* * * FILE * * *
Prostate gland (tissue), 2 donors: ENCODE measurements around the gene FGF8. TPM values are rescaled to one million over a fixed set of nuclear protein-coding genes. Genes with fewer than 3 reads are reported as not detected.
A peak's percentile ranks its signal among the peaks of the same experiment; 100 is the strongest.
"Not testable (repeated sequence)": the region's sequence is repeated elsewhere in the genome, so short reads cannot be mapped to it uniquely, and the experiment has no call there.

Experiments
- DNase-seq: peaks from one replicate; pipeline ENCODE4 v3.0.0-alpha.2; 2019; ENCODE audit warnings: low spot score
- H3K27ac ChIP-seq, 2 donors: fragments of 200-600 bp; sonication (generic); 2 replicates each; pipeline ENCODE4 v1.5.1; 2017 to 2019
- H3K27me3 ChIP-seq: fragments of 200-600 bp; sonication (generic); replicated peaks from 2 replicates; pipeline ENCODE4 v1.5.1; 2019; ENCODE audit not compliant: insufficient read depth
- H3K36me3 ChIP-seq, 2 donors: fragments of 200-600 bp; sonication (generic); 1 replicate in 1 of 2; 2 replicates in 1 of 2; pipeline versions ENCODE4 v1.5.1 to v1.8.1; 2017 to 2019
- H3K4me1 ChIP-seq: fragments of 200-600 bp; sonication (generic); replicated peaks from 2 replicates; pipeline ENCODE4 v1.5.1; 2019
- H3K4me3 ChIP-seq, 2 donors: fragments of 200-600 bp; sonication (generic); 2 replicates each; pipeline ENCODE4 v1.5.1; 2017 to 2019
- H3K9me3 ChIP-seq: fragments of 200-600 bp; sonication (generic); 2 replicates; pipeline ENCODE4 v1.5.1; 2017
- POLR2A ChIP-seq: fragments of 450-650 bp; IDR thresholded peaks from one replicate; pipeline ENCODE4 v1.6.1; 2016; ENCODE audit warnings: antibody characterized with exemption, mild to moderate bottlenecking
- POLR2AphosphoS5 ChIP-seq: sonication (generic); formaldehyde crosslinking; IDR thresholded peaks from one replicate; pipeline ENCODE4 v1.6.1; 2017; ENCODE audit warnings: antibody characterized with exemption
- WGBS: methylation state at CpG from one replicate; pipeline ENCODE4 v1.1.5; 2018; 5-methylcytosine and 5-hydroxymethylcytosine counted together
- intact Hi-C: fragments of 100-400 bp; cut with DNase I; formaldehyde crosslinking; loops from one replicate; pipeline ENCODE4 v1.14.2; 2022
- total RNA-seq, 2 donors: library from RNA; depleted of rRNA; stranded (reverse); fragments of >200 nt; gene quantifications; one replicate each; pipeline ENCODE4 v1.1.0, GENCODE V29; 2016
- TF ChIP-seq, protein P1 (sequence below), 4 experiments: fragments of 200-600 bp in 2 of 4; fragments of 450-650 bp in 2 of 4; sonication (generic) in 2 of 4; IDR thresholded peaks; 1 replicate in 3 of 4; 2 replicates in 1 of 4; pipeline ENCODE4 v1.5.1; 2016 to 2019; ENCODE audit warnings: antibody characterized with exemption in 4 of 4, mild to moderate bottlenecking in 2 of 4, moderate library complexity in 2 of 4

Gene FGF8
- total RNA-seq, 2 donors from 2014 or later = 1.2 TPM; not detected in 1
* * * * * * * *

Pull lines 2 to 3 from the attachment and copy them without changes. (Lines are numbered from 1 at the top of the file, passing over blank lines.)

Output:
A peak's percentile ranks its signal among the peaks of the same experiment; 100 is the strongest.
"Not testable (repeated sequence)": the region's sequence is repeated elsewhere in the genome, so short reads cannot be mapped to it uniquely, and the experiment has no call there.